If and when large-scale quantum computing becomes practical, most public key encryption algorithms currently in use would be breakable.
Cryptographers have known this since Peter Shor published his quantum factoring algorithm in 1994.
In 2017 researchers submitted 69 algorithms to the NIST Post-Quantum Cryptography Standardization Process.
In 2019 NIST chose 26 of these algorithms to advance to the second round of competition.
Yesterday NIST announced the finalists for the third round of its post-quantum cryptography competition.
The four finalists for public key encryption and key establishment management (KEM) are Classic McEliece CRYSTALS-KYBER NTRU SABER The three finalists for digital signatures are CRYSTALS-DILITHIUM FALCON Rainbow There were five alternates for public key encryption/KEM BIKE FrodoKEM HQC NTRU Prime SIKE and three alternates for digital signatures GeMSS Picnic SPHINCS+ Classic McEliece is a code-based encryption method.
This terminology makes no sense if you think of codes and encryption as synonymous.
Here “code” is being used in the sense of codes as in error-correcting codes.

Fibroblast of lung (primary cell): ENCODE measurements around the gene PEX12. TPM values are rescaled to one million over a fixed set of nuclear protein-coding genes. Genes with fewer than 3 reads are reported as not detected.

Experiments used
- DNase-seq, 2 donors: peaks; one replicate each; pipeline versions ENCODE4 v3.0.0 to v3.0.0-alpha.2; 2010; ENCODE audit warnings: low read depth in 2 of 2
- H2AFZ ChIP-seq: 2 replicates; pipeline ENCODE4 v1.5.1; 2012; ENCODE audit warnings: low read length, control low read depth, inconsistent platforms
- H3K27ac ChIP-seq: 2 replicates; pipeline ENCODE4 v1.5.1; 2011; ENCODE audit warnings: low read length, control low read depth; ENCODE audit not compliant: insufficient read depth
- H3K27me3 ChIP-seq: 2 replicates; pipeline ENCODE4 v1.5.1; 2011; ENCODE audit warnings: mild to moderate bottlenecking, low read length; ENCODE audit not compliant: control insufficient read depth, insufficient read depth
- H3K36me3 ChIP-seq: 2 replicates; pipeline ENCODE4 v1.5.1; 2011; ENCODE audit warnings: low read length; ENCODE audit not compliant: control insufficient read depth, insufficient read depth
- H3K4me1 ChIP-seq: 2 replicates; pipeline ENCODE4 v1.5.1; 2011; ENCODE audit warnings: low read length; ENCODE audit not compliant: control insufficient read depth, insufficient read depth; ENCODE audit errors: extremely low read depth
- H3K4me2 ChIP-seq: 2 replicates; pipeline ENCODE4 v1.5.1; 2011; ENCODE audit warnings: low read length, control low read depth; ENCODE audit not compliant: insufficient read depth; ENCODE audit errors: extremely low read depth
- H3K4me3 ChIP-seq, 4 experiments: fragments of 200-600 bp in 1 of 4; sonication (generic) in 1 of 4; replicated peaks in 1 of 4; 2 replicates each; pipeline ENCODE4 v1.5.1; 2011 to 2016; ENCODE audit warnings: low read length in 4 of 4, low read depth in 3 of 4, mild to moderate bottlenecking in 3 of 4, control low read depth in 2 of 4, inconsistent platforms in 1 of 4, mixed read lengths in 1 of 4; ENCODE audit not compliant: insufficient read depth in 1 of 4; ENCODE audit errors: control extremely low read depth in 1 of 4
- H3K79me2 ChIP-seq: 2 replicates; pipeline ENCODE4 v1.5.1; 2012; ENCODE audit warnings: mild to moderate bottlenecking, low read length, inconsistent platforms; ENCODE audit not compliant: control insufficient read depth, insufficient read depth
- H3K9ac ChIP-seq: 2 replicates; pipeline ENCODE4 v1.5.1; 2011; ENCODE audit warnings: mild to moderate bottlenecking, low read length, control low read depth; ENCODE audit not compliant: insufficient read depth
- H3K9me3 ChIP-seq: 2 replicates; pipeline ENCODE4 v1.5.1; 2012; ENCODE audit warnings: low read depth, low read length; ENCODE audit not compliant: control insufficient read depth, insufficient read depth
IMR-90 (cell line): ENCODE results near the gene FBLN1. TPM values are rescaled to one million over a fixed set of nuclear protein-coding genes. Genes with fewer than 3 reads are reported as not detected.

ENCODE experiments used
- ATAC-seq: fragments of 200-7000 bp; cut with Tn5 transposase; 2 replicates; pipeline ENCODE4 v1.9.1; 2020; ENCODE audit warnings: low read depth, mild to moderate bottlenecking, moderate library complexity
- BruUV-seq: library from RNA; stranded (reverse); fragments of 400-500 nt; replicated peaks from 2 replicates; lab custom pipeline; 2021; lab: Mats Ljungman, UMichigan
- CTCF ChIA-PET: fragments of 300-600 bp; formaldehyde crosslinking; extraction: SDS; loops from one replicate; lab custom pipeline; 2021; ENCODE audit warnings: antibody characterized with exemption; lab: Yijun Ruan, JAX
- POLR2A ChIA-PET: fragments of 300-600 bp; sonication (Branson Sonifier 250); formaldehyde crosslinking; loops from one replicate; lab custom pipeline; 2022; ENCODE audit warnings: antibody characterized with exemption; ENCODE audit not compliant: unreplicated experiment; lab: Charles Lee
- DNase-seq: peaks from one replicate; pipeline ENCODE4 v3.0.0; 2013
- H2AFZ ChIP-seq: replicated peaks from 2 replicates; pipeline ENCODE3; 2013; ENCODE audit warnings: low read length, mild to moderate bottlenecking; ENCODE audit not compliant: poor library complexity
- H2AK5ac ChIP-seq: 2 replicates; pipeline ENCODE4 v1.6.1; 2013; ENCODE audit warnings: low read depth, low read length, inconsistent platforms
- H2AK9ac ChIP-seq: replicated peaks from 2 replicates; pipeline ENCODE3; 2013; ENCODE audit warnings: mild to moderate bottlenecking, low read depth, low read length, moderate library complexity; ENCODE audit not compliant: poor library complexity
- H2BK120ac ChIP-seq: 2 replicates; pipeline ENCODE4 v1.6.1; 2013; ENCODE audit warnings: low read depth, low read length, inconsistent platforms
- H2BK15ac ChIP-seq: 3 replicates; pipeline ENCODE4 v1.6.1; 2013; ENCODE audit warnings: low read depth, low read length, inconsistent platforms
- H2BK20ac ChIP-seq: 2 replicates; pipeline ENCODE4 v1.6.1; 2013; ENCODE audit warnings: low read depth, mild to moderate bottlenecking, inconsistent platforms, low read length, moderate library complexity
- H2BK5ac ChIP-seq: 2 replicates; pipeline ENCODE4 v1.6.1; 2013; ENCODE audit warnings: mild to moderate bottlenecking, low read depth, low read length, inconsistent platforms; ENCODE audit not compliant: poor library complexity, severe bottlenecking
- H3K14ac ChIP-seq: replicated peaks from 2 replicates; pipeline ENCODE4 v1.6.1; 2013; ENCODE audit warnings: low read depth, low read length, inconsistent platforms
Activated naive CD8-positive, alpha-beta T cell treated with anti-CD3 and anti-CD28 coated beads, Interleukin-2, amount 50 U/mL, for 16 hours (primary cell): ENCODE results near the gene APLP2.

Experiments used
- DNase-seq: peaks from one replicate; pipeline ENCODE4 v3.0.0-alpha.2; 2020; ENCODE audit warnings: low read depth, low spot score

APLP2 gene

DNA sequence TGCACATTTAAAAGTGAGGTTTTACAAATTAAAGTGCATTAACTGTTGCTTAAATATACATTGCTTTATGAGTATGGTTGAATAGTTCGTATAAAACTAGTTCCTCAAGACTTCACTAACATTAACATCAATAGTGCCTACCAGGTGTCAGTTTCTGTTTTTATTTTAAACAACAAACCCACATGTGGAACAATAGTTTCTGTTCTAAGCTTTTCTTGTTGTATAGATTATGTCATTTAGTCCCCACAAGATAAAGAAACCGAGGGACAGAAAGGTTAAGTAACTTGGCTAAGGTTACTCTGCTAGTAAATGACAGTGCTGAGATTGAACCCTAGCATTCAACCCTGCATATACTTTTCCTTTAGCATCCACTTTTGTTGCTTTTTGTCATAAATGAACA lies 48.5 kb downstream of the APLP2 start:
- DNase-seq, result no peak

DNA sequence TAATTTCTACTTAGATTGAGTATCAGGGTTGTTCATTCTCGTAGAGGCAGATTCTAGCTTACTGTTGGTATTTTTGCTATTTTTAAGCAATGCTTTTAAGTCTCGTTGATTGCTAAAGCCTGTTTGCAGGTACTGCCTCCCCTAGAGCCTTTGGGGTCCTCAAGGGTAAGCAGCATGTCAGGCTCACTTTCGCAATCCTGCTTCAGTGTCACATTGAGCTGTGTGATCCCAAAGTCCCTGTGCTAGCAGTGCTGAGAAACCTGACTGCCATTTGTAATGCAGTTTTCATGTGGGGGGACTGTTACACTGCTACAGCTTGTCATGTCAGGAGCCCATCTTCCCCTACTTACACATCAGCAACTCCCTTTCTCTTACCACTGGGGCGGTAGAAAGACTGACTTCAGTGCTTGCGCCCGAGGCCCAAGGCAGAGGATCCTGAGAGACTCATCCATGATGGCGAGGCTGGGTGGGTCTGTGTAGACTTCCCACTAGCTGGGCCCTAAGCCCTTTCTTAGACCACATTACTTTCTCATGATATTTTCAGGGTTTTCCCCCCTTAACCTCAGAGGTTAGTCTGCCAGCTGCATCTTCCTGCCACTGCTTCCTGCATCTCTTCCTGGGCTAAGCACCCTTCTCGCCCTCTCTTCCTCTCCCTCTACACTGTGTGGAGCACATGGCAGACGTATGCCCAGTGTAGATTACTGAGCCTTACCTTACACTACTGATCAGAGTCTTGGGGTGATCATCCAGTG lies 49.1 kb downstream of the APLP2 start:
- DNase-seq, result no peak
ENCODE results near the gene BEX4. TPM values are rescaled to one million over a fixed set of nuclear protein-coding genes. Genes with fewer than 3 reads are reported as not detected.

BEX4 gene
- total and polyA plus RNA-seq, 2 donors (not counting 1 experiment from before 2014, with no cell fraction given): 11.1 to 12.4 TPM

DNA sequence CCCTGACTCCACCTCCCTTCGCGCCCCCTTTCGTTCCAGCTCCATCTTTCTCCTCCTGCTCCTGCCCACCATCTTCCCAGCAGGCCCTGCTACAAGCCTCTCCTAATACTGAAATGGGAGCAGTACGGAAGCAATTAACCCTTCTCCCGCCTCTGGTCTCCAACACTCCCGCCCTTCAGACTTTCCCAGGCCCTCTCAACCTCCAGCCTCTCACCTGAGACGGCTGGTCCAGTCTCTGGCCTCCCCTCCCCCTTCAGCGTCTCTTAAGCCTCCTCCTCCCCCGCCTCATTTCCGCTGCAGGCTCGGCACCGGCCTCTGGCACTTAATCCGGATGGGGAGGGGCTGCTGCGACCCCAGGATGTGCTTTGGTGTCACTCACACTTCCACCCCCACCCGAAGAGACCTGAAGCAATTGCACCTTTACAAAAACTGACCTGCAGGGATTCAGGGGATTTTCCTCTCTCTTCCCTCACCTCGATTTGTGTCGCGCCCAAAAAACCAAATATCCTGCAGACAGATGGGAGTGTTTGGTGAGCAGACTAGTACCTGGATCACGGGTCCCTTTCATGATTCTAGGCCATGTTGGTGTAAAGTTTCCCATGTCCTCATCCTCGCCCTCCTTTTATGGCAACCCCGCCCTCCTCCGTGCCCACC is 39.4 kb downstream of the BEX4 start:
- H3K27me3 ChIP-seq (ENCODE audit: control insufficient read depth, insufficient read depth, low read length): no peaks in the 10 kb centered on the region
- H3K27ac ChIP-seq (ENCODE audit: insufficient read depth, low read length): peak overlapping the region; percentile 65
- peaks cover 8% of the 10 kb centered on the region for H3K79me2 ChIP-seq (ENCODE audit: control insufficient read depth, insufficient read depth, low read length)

Rainbow is an “unbalanced oil and vinegar” (UOV) algorithm.
I wrote an introduction to UOV here.
The rest of the finalist algorithms (CRYSTALS-KYBER, NTRU, SABER, CRYSTALS-DILITHIUM, and FALCON) are all variations on the theme of learning with errors: RLWE (ring learning with errors), MLWE (module learning with errors), MLWR (module learning with rounding), etc.
These are all based on the assumption that the analog of linear regression over a discrete ring or module is a hard problem, and would remain hard for quantum computers.
Among the alternates, SIKE is the only one involving elliptic curves.
Shor’s algorithm makes it practical to solve the discrete logarithm problem for elliptic curves, and quantum computers could break traditional elliptic curve cryptography.
But SIKE uses isogeny-based encryption.
It doesn’t depend on the inner workings of individual elliptic curves but rather the isogenies between different elliptic curves.
The NIST report says that SIKE didn’t make the list of finalists because it was an order of magnitude slower than its competitors.
But on the plus side, SIKE uses smaller keys and produces smaller cypher texts than the other methods.
If researches find ways to speed up SIKE significantly, and if other researchers don’t find weaknesses in the method, it could be widely adopted in the future.
*** More posts on encryption.